When most of us think of September 2001, we remember the heroes who were first responders saving lives, and many who lost their own lives. For me, the day before 9/11 will forever cement into my memory my father as a hero.

A few days before, I set off from Dublin, Ohio, with my good friend, Dustin, in the passenger seat of the 1990 Chevrolet Suburban, dark blue and gold, with golden cloth interior, well loved after more than a decade of transporting me and Brad to and from school and soccer games. This had been my Mom’s primary car, but now that Brad and I had moved out and she wasn’t a full time chauffeur, she had downsized to a sedan, still a Chevrolet, though she and I have now been dedicated Honda Accord drivers for many years now. So, the ’90 Suburban was being retired to Montana, and Dustin and I had been “hired” to make the one-way trip by car. It should have taken 3 days at most.

On the morning of September 9, 2001, after driving north through Chicago and Madison, Wisconsin, we headed west on I-90 through the northern Great Plains of Minnesota and then South Dakota. It would be nearly 20 years before the idea of an all-electric truck, as ugly as it might be, would even be a possibility, so we regularly stopped to fill the 30 gallon gas tank, to chug along at a measly 12 mpg. However, on this day, we suddenly found that we were running out of gas very early in the day, and we were in the middle of nowhere Minnesota, with no sign of a truck stop, we took the next exit and hoped the nearest small town would have a gas pump. As the truck sputtered to a stop, we rolled up to a one-pump gas station and auto shop just a few miles off the highway. I shifted to park, climbed down out of the driver’s seat, and found that there was no slot for a credit card, and the pump needed to be turned on by the attendant. But, it was Sunday, and approaching the door to the small office revealed that we were a long way from 24/365 services. I couldn’t tell you how long we waited, but September 2001 was hot, even as far north as we were. When another car pulled up, I was prepared to let them know the business was closed, but he was already aware, because it was his shop! He was on his way to church, and saw us stopped there, and he didn’t hesitate to open up and turn on the pump for us. I offered to pay a premium price, but “Minnesota nice” is real, and he charged the posted rate for a full tank of gas.

We thought that we had narrowly escaped a disaster and extended delay on this trip, and we were thrilled to be back on I-90, just a little more than one day’s drive to West Yellowstone, Montana. But, only a few hours later, the engine began to shake, the gas tank gauge was falling quickly, and then the radiator began to steam like Old Faithful. Dustin and I pulled over on I-90, just more than half-way across North Dakota. The traffic was light, as usual in this part of the country, long before the brief oil boom it experienced when the Parshall Oil Field was discovered, bringing hard working men and women north to seek their share of the fortune. In 2001, we only saw a few cars and trucks drive past while we waited for the radiator to cool off. We filled the radiator with the extra coolant my father had insisted we pack, and bottled water, in an effort to restart the engine, which did spring to life. But, our momentary relief soon faded, as the engine again overheated just 10 minutes down the road.

My Motorola Startac phone was not worth much in this part of the country, and I don’t think we were able to call anyone. A North Dakota State Highway Patrol officer pulled up to check on us, but when I explained that we needed a ride to town, he said he was going off duty and didn’t have time to be our Uber driver. He didn’t really say Uber, as it would be another 8 years before Uber started, and nobody had a phone smart enough to call an Uber anyway. But, he did help us call a tow truck, and then he took off, leaving us in the middle of nowhere, hoping a tow truck would find us. About an hour later, which was very quick given our remote location, a burly man and his rollback tow truck pulled up to rescue us. The nearest town was Pierre, pronounced ‘peer’ as if to try and claim the capital of South Dakota, on the east bank of the Missouri river, was a busy port town. It was about a 45 minute ride, with Dustin and I saddled up next to the driver in the cab, to the only Chevrolet dealership for hundreds of miles. Being Sunday, there was no hope of having the truck looked at today, so we dropped it off and walked to the nearest motel, where we could finally make some phone calls and figure out what to do next. We settled in, then hiked down the road to a biker bar for some dinner, where we watched a semi-truck burn on Highway 83 in the distance.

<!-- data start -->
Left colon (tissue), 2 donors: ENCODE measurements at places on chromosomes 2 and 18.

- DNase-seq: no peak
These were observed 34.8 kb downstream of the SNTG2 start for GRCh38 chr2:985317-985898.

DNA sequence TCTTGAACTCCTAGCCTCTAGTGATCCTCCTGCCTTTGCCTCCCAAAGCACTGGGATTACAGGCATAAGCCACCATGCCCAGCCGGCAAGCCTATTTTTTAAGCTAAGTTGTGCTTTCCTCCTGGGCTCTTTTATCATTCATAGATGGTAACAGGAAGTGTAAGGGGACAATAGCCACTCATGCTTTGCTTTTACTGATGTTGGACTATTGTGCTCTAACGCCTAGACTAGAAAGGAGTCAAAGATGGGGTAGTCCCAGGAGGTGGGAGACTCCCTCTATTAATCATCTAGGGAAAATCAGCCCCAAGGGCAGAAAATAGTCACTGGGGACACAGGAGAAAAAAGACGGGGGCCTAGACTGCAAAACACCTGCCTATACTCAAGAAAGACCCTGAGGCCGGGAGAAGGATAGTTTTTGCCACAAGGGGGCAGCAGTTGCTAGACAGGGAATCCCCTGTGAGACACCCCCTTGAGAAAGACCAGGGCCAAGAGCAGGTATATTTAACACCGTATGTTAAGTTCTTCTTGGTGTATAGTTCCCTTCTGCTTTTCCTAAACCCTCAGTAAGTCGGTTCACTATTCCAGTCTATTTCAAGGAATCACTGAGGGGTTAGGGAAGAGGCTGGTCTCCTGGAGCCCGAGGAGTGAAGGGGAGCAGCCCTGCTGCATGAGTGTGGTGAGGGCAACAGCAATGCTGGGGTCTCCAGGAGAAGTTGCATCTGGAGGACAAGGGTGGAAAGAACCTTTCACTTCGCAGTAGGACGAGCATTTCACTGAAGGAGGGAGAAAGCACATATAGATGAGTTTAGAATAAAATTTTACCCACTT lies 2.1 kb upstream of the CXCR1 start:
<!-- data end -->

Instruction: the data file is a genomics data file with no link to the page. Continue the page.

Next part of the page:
The next day, September 10, 2001, my father started off early in the day and drove 11 hours (I recall it being 1000 miles, but Google Maps says 755 miles at most), from West Yellowstone, Montana to Pierre, South Dakota, to rescue us. And then drove us to Cheyenne, Wyoming (bringing the mileage total over 1,000 for the day) where we peacefully slept in a hotel room, shared with my hero, who had come to rescue me. We had no idea that the world would change in the morning, as we brushed our teeth and watched the morning news, then continued watching on a small portable TV over breakfast in a Perkins, where we were the only people who seemed concerned about the events in New York City and Washington, D.C. We called my mom, back in Ohio, who assured us she was safe and everything would be okay, and we continued our drive to return safely to the peaceful sound of the Madison River flowing quickly out of Yellowstone, and the ravens planning their day. Despite the violence and uncertainty that the world was facing, I have never felt safer than when I was with my Dad in West Yellowstone, Montana.

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